(Credit: Courtesy of the author)

Whale Bone Cove: Part V

in Art & Design

This is the fifth of six in a series of writings by Tim Lovejoy on his arrival, house, and garden in Hadlyme, CT. You can find the first part here.


I suppose I had wanted a garden for some time. But gardening wasn’t a childhood obsession like my yearning for a house.  I mean, there is an old black and white photograph of me, age six, planting pansies in our garden with my mother. I love the look and especially the smells of gardens. But it wasn’t until I put in my first garden, in the Peace Corps, in Tanzania in the late 1960s, that I developed any real for passion for gardening itself.

There are plants I love of course from childhood… daffodils, waves of them a la Wordsworth. Peonies like the ones my mother grew along the driveway…  in June she had big bowls of them around the house. Hollyhocks, almost any kind of hollyhock.

Years ago I was making a documentary about peoples’ obsession with horses. I went to see someone named Frolic “I kid you not” Weymouth to see if he would be in the film and maybe invest in it — he was. He didn’t. Weymouth was a painter and a conservationist. He owned a splendid eighteenth-century stone manor house on the Brandywine River, surrounded by various gardens — my favorite a  field filled with nothing but hollyhocks, hundreds of them.

(Credit: Courtesy of the author)

My favorite plant, though, was, and is, boxwood.  I remember as a kid wandering in the wintered-over gardens of Hamilton Farm, an enormous nineteenth-century property near where I grew up where the original owner had built a kind of sportplatz consisting of an indoor tennis court, a squash court and huge pool.  By then it was a little club where I and a lot kids had tennis lessons.  Whoever picked me up after was often late and, if there was no snow on the ground, I would wander the old gardens.  

My favorite spot was a walled garden off the end of the house where boxwood, no doubt planted as dwarf box around the beds, was by then at least six feet high — the beds long disappeared under them and the paths covered by layers of fallen boxwood leaves soft as moss underfoot. In the fall and early spring, even on a sunny day in February, the smell in that confined space was intense. Some people say it smells of dog pee.  I never understand that and I always say to Christian we can never have too much.

As a child our neighbor’s house, an old farmhouse that had been added onto again and again on top of a hill, had box planted all the way round up against the house, and about twenty feet out a whole stand of box that ran all the way around again.  It was true box, English box, and so old that it was probably at least ten feet tall and had to have a frame covered with burlap all around it, top and sides, to protect it from our American winters. My mother would take me there for tea, and I would love to shake the bushes with the palm of my hand, to make them wiggle like a fat dog.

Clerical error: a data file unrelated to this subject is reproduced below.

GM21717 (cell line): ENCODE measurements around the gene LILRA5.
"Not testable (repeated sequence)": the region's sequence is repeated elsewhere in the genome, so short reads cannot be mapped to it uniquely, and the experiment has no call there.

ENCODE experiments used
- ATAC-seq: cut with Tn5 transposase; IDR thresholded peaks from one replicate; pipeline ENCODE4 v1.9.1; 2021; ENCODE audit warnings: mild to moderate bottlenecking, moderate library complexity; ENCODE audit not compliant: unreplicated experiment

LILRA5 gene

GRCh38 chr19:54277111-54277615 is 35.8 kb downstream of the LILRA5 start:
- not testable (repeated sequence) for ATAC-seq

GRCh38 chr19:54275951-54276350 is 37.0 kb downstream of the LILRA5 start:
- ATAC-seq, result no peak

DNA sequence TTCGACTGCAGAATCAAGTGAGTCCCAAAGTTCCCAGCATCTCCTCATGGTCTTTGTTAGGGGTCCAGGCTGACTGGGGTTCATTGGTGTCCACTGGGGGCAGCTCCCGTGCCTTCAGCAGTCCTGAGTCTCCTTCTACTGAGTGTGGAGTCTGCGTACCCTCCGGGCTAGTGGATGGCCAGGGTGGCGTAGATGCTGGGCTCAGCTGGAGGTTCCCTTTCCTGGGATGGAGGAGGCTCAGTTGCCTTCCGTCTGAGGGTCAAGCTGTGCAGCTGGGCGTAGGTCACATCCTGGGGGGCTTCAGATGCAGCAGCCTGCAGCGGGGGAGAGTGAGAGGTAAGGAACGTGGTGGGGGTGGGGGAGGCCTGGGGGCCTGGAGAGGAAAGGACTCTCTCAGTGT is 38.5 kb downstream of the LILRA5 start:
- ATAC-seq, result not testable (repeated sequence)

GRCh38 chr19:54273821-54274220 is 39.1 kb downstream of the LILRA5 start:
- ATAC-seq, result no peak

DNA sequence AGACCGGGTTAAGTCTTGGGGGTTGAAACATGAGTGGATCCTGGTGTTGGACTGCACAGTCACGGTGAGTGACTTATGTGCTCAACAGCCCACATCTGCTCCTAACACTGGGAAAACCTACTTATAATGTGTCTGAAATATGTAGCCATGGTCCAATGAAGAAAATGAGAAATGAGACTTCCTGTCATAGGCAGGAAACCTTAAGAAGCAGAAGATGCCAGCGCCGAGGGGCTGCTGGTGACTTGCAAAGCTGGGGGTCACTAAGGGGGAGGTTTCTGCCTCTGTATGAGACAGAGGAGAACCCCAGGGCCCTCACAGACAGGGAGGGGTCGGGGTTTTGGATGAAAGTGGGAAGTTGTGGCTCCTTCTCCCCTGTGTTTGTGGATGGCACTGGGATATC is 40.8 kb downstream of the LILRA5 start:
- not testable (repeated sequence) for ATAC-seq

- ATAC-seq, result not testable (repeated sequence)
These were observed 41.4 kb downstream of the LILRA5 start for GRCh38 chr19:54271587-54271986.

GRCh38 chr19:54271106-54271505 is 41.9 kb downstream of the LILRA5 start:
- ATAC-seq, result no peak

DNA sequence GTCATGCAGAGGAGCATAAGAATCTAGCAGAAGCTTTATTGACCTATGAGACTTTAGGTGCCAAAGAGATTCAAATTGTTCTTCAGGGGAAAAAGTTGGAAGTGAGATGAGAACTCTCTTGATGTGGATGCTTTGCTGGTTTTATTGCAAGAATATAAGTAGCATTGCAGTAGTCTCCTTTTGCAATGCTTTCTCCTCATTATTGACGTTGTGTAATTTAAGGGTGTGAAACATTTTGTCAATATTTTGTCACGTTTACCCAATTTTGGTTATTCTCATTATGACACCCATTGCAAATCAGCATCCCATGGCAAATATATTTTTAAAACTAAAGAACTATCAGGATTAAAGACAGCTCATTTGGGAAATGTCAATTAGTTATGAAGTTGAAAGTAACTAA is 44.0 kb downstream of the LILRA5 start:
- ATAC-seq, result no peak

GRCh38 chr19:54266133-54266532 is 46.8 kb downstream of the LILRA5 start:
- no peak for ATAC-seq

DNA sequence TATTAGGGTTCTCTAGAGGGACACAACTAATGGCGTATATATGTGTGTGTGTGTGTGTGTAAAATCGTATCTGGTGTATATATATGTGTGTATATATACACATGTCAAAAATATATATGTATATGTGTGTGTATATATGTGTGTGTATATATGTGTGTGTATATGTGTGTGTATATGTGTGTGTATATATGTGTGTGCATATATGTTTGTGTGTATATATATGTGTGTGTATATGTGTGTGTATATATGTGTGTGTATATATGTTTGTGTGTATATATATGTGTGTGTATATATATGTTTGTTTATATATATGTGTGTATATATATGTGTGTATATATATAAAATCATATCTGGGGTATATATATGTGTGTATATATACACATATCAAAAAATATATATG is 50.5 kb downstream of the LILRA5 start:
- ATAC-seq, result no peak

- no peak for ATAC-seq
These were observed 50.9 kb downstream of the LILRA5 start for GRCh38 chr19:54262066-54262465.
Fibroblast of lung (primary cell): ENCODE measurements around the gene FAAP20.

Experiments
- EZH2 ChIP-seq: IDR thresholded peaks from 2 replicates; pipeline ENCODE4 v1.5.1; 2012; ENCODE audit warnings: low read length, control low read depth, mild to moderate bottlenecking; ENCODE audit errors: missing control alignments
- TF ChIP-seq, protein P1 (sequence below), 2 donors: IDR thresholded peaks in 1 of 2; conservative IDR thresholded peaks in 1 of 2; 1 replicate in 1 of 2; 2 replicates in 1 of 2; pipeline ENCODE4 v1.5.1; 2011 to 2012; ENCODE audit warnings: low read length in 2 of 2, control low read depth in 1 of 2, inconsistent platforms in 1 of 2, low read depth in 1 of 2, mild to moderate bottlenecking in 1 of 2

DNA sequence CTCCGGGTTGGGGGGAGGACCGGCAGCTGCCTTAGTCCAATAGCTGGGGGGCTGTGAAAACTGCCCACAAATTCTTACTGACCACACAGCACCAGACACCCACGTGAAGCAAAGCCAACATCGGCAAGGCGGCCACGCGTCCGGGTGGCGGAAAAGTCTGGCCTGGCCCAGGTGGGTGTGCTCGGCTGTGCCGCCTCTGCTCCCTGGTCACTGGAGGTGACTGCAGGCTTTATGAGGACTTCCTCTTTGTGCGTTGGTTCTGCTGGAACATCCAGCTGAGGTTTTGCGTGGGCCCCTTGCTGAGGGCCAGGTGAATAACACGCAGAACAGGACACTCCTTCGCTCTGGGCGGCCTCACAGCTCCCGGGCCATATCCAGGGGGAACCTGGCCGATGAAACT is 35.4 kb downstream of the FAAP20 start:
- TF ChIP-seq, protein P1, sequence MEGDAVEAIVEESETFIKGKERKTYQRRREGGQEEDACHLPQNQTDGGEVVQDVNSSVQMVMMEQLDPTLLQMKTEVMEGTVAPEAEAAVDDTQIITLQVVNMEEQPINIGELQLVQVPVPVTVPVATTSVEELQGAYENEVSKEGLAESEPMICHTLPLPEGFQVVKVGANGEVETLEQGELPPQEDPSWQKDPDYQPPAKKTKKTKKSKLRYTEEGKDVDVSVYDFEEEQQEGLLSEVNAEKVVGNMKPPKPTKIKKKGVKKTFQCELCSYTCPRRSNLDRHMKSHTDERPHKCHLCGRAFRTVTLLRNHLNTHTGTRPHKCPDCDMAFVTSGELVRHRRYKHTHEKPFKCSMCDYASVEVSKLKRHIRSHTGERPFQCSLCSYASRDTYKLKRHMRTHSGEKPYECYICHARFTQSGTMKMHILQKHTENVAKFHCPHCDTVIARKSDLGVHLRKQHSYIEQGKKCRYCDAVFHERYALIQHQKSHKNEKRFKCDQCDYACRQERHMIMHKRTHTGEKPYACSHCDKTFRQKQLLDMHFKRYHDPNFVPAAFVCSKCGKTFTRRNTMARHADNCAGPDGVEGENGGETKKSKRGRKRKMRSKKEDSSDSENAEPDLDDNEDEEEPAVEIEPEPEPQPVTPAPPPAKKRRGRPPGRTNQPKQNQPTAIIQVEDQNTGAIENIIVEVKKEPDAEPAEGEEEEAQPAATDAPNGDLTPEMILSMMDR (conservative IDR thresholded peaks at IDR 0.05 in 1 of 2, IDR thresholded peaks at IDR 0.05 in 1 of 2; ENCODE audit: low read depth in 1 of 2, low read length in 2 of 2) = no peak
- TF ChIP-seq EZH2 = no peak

(Credit: Courtesy of the author)

Boxwood was instant architecture.  Instant structure in the garden. An over thirty years we have probably planted three hundred bushes as punctuation, borders, screens,  perspectives and walls that make rooms. We purchased a big stone eighteenth-century Japanese lantern about a decade ago at Treillage, Bunny Williams’ and John Rosselli’s former garden store in New York.  We placed it out beyond the barn and surrounded it with a sea of different-sized box bushes, twenty or thirty of them.

(Credit: Courtesy of the author)

When you prune box correctly (which we really don’t; very few people do) you are supposed to reach all the way down in them and cut out whole stems so that the bushes grow back in clumps instead of tight balls, a bit like puffy clouds and, happily, the different sized bushes we planted are growing together that way.

I am sure that Christian and I planted too much of everything. The rule of thumb, I was told by Everett Fahy, an ex-partner and a pretty serious gardener, was to have a garden you could actually take care of properly, i.e. not too big.  My rule of thumb appears to have been that I wanted a garden I could basically see from every window and from early on ours rambled all over the place. What I didn’t want was a go-to garden — a garden like our friend Peter Wooster, a brilliant gardener and plants man — a garden that sat “over there.

(Credit: Courtesy of the author)

In his case the garden was an amazing, dazzling world entered through a little gate but, that when you left, was sort of gone.  You really couldn’t even see back in. I wanted all of his plants, of course, and wanted my garden to thrive the way his did — his plants were gigantic, magnificent, and the beds perfectly weeded and cared for. But I also wanted to see my garden (or some of it anyway) from my studio when I paused at work, from the kitchen window when I washed dishes, from the end of the porch where we had drinks every evening from May until the end of September.


This is the fifth of six in a series of writings by Tim Lovejoy on his arrival, house, and garden in Hadlyme, CT. Lead illustration from Into the Garden by Christian Peltenburg-Brechneff copyright © 2019 

Into the Garden, a new volume of 185 illustrations by Christian Peltenburg-Brechneff, with a foreword by Bunny Williams, and essay by Donald Kuspit, will be released in June by G Arts. You can preorder copies of the book here

There will be a lecture, book signing and reception, on June 30th at 3 p.m. at the Florence Griswold Museum in Old Lyme, followed by a sneak preview of the exhibition at 5 p.m. at the Cooley Gallery, 25 Lyme St. There will be an opening for the exhibition at the Cooley Gallery on July 6th, 5-7 p.m.

 

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